Training-induced and electrically induced potentiation in the neocortex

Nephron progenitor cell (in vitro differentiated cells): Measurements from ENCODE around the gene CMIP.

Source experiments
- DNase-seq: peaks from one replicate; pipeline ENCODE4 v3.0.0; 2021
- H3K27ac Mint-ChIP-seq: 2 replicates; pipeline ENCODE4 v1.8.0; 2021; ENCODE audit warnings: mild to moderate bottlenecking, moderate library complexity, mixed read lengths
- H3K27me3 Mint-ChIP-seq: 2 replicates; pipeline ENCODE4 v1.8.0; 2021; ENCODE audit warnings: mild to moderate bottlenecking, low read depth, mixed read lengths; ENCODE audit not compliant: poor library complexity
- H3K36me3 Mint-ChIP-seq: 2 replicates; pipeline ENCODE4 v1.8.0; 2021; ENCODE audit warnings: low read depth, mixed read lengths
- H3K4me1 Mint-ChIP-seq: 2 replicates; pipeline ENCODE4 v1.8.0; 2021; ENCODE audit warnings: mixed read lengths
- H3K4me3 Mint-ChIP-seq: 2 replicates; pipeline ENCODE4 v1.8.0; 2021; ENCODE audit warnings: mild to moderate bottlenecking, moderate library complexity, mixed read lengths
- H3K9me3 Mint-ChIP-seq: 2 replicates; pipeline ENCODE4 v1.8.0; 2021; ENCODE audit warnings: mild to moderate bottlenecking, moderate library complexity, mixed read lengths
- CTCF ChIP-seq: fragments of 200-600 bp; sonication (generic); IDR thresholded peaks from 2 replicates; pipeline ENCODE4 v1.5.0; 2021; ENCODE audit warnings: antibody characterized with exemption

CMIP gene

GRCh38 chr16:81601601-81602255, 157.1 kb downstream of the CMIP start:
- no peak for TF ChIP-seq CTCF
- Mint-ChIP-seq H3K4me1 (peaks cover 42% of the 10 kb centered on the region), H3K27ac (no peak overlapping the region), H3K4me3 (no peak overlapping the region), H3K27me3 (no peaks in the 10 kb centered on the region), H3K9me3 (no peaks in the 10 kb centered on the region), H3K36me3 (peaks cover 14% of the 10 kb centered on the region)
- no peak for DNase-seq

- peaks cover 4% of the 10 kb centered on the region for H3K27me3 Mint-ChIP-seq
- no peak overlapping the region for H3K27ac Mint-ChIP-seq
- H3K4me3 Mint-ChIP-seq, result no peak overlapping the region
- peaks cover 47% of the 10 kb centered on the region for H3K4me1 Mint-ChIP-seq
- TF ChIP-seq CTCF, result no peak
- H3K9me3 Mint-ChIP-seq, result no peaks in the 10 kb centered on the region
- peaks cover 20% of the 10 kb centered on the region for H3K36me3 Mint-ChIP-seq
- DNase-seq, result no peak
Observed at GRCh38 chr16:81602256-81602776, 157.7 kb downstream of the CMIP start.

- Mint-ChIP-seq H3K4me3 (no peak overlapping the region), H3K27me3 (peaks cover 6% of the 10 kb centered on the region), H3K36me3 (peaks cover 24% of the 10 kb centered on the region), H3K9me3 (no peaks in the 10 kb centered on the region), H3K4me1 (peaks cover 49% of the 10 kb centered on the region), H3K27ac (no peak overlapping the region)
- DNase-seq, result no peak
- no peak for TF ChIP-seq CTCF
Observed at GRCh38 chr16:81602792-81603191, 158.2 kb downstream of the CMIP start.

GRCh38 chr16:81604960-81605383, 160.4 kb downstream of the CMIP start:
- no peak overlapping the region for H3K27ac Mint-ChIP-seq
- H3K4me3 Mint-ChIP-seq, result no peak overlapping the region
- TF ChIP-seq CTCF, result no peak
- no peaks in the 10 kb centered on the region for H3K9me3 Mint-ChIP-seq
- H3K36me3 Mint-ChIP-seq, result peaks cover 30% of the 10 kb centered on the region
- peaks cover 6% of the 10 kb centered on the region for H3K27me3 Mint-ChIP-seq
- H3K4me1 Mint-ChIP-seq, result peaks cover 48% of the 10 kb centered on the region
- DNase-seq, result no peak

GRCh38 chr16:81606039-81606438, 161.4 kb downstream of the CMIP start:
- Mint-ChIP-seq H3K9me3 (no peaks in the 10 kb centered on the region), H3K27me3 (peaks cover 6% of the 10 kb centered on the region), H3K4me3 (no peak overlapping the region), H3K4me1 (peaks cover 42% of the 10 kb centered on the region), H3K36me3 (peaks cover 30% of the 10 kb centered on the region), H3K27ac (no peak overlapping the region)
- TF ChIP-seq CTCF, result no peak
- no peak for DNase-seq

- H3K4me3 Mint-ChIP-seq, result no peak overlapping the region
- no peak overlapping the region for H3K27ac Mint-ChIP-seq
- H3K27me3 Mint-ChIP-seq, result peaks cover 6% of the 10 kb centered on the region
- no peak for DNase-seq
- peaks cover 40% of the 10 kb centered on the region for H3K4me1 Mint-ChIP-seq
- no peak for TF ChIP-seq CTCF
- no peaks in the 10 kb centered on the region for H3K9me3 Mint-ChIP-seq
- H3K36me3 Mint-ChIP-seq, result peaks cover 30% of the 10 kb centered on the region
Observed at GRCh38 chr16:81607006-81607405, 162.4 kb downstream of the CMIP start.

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Long-term potentiation (LTP) shares many properties with memory and is currently the most popular laboratory model of memory. Although it has not been proven that memory is based on an LTP-like mechanism, there is evidence that learning a motor skill can induce LTP-like effects. This evidence was obtained in a slice-preparation experiment, which precluded within-animal comparisons before and after training. In the present experiments, Long-Evans rats were unilaterally trained to acquire a forelimb reaching and grasping skill. Evoked potentials were found to be larger in motor cortex layer II/III in the trained, compared to the untrained, hemisphere in slice, acute, and chronic preparations. Consistent with previous research, the trained hemisphere was less amenable to subsequent LTP induction. Furthermore, the application of either LTP- or LTD-inducing stimulation during the training phase of the reaching task disrupted the acquisition of the skill, providing further evidence that memory may be based on an LTP mechanism.
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